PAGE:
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A Christmas First

Last week was my birthday (I won’t tell you which one), and for my gift, my wife signed us up for cable TV. Before you shrug and say, “So what?”, let me give you a little background on this epic occurrence…

There has not been television in my house for the past 17 years. That’s not a typo. When we first bought the house, there were various technical reasons why we couldn’t get TV reception without the expense and hassle of extra equipment. Bette and I decided that with five children, we had enough going on in our lives without the added distraction of television. We still had a TV set for watching movies, but our house went 17 years without a single sitcom, cartoon, or commercial.

It was a bit of an adjustment for the kids at first, but after a while, no one seemed to miss it. They did sports, band, choir, and homework (when we nagged them). They read, painted, played outside, and cared for a menagerie of pets. And while many households have no problem in balancing their kids’ TV time with the rest of real life, I certainly appreciated that TV wasn’t even there to argue over. It gave us one less thing to worry about.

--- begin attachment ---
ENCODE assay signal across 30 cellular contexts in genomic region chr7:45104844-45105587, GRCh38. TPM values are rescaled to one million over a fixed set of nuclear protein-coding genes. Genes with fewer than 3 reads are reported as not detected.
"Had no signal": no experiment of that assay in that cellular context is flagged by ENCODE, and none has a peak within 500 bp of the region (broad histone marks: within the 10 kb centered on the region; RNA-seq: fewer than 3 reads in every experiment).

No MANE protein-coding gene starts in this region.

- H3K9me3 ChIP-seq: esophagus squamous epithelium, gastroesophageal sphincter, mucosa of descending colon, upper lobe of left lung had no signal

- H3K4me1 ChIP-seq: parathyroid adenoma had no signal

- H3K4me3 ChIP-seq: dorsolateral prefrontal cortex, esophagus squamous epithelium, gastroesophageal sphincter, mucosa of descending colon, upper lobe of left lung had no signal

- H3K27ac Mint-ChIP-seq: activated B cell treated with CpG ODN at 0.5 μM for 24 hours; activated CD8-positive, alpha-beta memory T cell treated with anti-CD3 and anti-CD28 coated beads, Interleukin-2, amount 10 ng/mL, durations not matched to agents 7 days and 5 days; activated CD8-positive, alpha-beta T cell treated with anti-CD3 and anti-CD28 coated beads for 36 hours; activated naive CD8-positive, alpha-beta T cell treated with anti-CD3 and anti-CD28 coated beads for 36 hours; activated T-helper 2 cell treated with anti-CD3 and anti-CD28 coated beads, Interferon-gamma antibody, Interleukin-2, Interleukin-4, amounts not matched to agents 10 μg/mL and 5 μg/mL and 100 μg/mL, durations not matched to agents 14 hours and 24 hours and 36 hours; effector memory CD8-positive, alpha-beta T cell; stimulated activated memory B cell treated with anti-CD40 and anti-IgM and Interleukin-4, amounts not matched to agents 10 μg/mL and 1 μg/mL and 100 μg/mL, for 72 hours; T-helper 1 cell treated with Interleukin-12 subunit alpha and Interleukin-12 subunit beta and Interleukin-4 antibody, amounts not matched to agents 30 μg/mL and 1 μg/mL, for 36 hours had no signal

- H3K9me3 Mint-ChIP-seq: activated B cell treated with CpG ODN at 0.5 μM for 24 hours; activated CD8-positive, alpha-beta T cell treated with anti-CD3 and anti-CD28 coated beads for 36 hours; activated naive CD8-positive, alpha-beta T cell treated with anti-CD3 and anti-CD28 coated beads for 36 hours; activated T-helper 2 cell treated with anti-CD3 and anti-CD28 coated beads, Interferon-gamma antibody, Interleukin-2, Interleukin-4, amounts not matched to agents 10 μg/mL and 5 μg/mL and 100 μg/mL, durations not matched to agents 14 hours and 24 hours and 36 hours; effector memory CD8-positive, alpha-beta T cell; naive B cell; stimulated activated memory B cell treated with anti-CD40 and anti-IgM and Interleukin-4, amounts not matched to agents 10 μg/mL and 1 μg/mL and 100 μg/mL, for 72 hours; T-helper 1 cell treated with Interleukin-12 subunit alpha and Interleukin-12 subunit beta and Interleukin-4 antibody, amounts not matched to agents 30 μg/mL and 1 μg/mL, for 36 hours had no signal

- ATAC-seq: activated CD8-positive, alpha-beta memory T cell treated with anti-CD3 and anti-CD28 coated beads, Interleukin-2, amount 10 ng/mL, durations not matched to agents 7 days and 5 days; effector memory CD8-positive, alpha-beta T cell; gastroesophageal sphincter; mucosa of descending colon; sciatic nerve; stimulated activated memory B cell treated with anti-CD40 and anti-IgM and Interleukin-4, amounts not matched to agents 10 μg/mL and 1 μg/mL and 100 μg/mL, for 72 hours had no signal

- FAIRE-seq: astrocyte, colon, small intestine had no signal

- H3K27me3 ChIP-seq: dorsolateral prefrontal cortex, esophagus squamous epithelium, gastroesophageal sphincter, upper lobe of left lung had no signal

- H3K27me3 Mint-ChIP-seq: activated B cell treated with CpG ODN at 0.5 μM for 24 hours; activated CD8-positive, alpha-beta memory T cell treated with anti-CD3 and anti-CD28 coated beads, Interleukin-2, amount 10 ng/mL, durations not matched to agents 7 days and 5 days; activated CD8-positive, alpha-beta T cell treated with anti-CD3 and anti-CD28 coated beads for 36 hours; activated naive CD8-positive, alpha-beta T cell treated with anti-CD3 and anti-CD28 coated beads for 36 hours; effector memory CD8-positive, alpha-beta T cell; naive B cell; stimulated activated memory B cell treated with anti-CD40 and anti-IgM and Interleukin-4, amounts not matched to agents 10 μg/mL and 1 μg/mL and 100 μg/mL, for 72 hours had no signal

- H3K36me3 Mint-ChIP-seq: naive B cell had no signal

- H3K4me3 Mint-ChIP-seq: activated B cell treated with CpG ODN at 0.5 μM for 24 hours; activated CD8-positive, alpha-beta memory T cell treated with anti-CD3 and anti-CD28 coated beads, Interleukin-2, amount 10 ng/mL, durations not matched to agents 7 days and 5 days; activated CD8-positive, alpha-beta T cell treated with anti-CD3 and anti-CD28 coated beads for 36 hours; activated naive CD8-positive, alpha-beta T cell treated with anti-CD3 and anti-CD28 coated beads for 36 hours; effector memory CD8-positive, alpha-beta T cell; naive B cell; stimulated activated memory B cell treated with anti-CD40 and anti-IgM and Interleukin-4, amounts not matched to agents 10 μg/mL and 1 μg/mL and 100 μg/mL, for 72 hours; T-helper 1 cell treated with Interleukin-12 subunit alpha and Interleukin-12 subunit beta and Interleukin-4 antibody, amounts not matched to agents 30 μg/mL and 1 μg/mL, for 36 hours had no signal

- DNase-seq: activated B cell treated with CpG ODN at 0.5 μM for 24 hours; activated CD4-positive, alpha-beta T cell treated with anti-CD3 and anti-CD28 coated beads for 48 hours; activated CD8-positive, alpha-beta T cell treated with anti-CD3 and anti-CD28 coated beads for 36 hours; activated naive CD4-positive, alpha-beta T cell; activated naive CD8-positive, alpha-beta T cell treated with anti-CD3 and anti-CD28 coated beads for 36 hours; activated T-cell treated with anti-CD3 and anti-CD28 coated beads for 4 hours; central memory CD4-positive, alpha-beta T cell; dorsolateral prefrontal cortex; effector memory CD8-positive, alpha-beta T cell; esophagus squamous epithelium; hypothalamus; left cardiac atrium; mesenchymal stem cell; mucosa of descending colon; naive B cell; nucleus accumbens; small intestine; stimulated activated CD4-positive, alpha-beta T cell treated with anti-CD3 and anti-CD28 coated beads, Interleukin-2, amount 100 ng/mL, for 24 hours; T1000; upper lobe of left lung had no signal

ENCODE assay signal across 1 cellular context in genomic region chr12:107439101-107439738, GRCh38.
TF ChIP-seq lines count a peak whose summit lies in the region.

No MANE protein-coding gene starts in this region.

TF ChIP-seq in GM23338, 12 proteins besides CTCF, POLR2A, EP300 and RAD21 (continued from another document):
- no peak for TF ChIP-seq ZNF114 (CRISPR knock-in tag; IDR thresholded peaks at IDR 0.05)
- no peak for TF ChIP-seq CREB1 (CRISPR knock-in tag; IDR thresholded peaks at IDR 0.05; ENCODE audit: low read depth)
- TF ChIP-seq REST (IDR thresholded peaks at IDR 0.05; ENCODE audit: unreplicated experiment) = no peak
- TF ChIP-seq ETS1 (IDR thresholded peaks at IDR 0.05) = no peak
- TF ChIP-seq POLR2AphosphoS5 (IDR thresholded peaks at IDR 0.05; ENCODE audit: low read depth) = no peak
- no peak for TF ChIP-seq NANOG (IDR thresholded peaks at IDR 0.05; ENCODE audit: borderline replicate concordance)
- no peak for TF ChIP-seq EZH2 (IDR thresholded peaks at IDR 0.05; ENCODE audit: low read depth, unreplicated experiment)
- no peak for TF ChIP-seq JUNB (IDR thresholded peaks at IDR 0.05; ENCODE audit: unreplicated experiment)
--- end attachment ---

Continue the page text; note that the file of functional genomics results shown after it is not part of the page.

Now, of course, the kids are all grown and gone, and though we are relieved of monitoring homework and bedtimes, I still found myself hesitant to add TV back into our lives. Although I appreciated Bette’s thoughtful gift, I feared becoming part of those horrendous TV-watching statistics you always hear about (4 hours a day for the average American! Are you kidding me?!).

But, as my family pointed out, finally having cable TV will have its perks. Now we don’t have to invade my sister’s house for every BSU football game. I can watch the Packers, March Madness, Cardinal’s baseball, and next winter Olympics, we won’t have to miss the US vs. Canada gold medal hockey game because broadcast TV is only showing figure skating.

Still, I worried how TV might change our day-to-day lives and affect my interactions with my loved ones. On my birthday, my family took me out to dinner, then we returned home for presents, cake, and the obligatory singing. As my daughter left that evening, she said, “See, dad? No one turned the TV on all night. It doesn’t have to really change anything.”

So I guess that even though this will be my family’s first Christmas with TV in 17 years, it won’t really be anything that new at all. Our priorities continue to be each other. Merry Christmas, and keep moving, my friends!

– Alan

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